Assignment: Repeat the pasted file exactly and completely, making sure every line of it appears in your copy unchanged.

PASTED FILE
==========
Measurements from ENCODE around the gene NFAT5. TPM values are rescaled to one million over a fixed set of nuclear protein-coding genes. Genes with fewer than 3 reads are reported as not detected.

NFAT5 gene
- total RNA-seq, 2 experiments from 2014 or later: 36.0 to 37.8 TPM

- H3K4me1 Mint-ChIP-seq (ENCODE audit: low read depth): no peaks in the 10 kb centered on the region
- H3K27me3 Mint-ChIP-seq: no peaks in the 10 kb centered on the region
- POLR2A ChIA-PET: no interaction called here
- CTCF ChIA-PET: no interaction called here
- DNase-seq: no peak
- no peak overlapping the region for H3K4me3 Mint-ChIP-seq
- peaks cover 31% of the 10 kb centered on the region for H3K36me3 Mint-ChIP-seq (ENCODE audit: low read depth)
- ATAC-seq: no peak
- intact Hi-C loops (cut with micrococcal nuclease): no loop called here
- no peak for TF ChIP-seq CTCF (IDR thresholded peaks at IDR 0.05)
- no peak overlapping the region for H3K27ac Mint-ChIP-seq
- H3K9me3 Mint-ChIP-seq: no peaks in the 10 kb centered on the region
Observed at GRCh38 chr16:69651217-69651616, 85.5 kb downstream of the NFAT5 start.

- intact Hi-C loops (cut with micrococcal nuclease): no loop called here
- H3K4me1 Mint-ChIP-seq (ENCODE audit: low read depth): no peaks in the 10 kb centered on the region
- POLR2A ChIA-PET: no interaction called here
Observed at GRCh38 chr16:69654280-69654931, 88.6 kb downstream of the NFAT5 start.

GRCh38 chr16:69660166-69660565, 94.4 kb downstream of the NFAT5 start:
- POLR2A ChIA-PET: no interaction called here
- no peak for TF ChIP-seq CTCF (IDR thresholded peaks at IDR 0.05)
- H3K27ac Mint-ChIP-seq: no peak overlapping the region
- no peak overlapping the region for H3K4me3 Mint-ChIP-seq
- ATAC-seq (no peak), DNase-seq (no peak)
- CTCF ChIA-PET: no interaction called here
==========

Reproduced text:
Measurements from ENCODE around the gene NFAT5. TPM values are rescaled to one million over a fixed set of nuclear protein-coding genes. Genes with fewer than 3 reads are reported as not detected.

NFAT5 gene
- total RNA-seq, 2 experiments from 2014 or later: 36.0 to 37.8 TPM

- H3K4me1 Mint-ChIP-seq (ENCODE audit: low read depth): no peaks in the 10 kb centered on the region
- H3K27me3 Mint-ChIP-seq: no peaks in the 10 kb centered on the region
- POLR2A ChIA-PET: no interaction called here
- CTCF ChIA-PET: no interaction called here
- DNase-seq: no peak
- no peak overlapping the region for H3K4me3 Mint-ChIP-seq
- peaks cover 31% of the 10 kb centered on the region for H3K36me3 Mint-ChIP-seq (ENCODE audit: low read depth)
- ATAC-seq: no peak
- intact Hi-C loops (cut with micrococcal nuclease): no loop called here
- no peak for TF ChIP-seq CTCF (IDR thresholded peaks at IDR 0.05)
- no peak overlapping the region for H3K27ac Mint-ChIP-seq
- H3K9me3 Mint-ChIP-seq: no peaks in the 10 kb centered on the region
Observed at GRCh38 chr16:69651217-69651616, 85.5 kb downstream of the NFAT5 start.

- intact Hi-C loops (cut with micrococcal nuclease): no loop called here
- H3K4me1 Mint-ChIP-seq (ENCODE audit: low read depth): no peaks in the 10 kb centered on the region
- POLR2A ChIA-PET: no interaction called here
Observed at GRCh38 chr16:69654280-69654931, 88.6 kb downstream of the NFAT5 start.

GRCh38 chr16:69660166-69660565, 94.4 kb downstream of the NFAT5 start:
- POLR2A ChIA-PET: no interaction called here
- no peak for TF ChIP-seq CTCF (IDR thresholded peaks at IDR 0.05)
- H3K27ac Mint-ChIP-seq: no peak overlapping the region
- no peak overlapping the region for H3K4me3 Mint-ChIP-seq
- ATAC-seq (no peak), DNase-seq (no peak)
- CTCF ChIA-PET: no interaction called here